Thinking of a different kind of legacy
Recent conversations about parenthood have given moving glimpses into the tender inheritance that passes on through blood and nurture
Soon after the door was opened for me and I entered our home in Mumbai and greeted my parents, my mother made an observation about how my hair looked dry. I told her it's something about the desert water, perhaps. I had spent four days in Udaipur and two nights in Jaipur.
Because I was so busy the day I was to take the train from Delhi, I found no time to pack the shampoo that best agrees with the texture of my hair. I relied on hotel products. I was excited about showering in the bathroom at home as much as I was about eating food made by my parents, who always know how to greet my palate with my most favourite of comfort foods: prawn curry, rice and fried fish.
When I was done, my mother suggested remedying the parched status of my hair. She heated up some Goan coconut oil and added a capsule of Vitamin E. I sat on the floor as she massaged it into my scalp and my tresses. I had been nursing so much menstrual fatigue, my mother's touch felt like a salve. I took an afternoon nap, sedated by her healing gesture, and woke up rejuvenated.
"Attention creates reality," I heard it said in a video installation I had encountered in a museum in Vienna by an artist I'd met in Bolzano, Karin Ferrari. At my last session in January, pleased with the progress I'd made on the subject of generosity and care-giving, my therapist decided to lure me further into my subconscious. It was finally time to tackle a recurring subject: my fear of motherhood. Why was it that I felt little doubt about my maternal instincts but no desire towards birthing? She wanted me to think more about my imagination of the vocation, and what I had internalised as the image of motherhood.
So I'm not sure if it was circumstantial or merely serendipitous, but ever since, I've found myself having innumerable, richly rewarding conversations with friends and acquaintances about the subject.
At the Udaipur World Music Festival, in the unapologetic heat of the afternoon sun, for instance, as I waited for the line-up to unfold, I found myself rapt in conversation over WhatsApp with the writing group I've been part of since I was 16 or 17. One friend, a new mother, was sharing with us her joys and frustrations, and given she's an excellent writer, everything she said was extremely articulate and tinged with wisdom. We'd been discussing how, above all, motherhood had to be a choice you make as a woman. I thought about my new love, and how, in an effort to make me feel less apprehensive about childbearing, he had told me he's "an emancipated man" who comes from a culture in which men are very invested in care-giving. Around then, a band from Yemen took centre stage.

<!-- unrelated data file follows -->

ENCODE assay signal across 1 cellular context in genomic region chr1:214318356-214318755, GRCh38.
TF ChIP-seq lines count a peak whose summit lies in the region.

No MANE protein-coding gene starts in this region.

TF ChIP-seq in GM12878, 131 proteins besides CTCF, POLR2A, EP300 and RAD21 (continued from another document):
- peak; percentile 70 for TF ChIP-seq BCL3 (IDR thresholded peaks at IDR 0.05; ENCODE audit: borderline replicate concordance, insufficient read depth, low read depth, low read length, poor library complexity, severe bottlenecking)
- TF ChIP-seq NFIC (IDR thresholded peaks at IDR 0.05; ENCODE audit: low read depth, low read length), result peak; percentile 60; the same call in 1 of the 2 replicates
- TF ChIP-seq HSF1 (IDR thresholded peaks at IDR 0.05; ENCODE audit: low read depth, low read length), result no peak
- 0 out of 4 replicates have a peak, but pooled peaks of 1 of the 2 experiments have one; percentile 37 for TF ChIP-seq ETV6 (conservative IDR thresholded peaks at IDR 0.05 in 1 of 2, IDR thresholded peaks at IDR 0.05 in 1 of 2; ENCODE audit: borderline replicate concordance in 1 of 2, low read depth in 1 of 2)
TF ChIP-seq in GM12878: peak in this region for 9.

They called themselves Gulaza. When I'd read the brief, 'Secret women songs from Yemen', I imagined women would be singing them. Instead, there was Igal Gulaza Mizrahi, who was claiming to expose the secret songs that had been passed down from mother to daughter for centuries. They were sung in Arabic, because most women in Yemen weren't allowed to study formally, and so weren't fluent in Hebrew. As Mizrahi sang, accompanied by three other musicians, his body language spoke of passion and regret, love, longing, desire. It seemed as though mouthing this generational inheritance he had intercepted empowered him as a man.
There was one moment when he held the palm of his hand near his mouth as he sang, creating a reverberation. "What nerve links the wrist to the tongue?" I found myself writing in my journal. "My mother didn't pass on songs as much as she did her sensorial recollections. Sometimes, when I cook, it's as if I'm looking for the scents that lie submerged in her memories."
Gulaza was followed by the Yves Theiler trio, and as they set up, I recognised the bass player Lucas Sisera, whom I'd met in the morning outside our hotel. Without intending to, we'd slipped into a conversation about his recent experience with fatherhood, how it left him with little time to rehearse, but more inspired than ever before. He had himself learned to play his instrument from his father, as did Yves Theiler, the pianist.
I thought of Shankar, the miniaturist I'd met in the morning, who initiated his son, Chirag, into the painterly tradition. I felt moved by the knowledge of so much tender inheritance through blood, through nurture. I circled back to the last two lines of the cryptic poem I'd read to my therapist at our last session, by Anne Sexton, titled 'Housewife'. A woman is her mother. That's the main thing.
Deliberating on the life and times of Everywoman, Rosalyn D'Mello is a reputable art critic and the author of A Handbook For My Lover. She tweets @RosaParx Send your feedback to firstname.lastname@example.org
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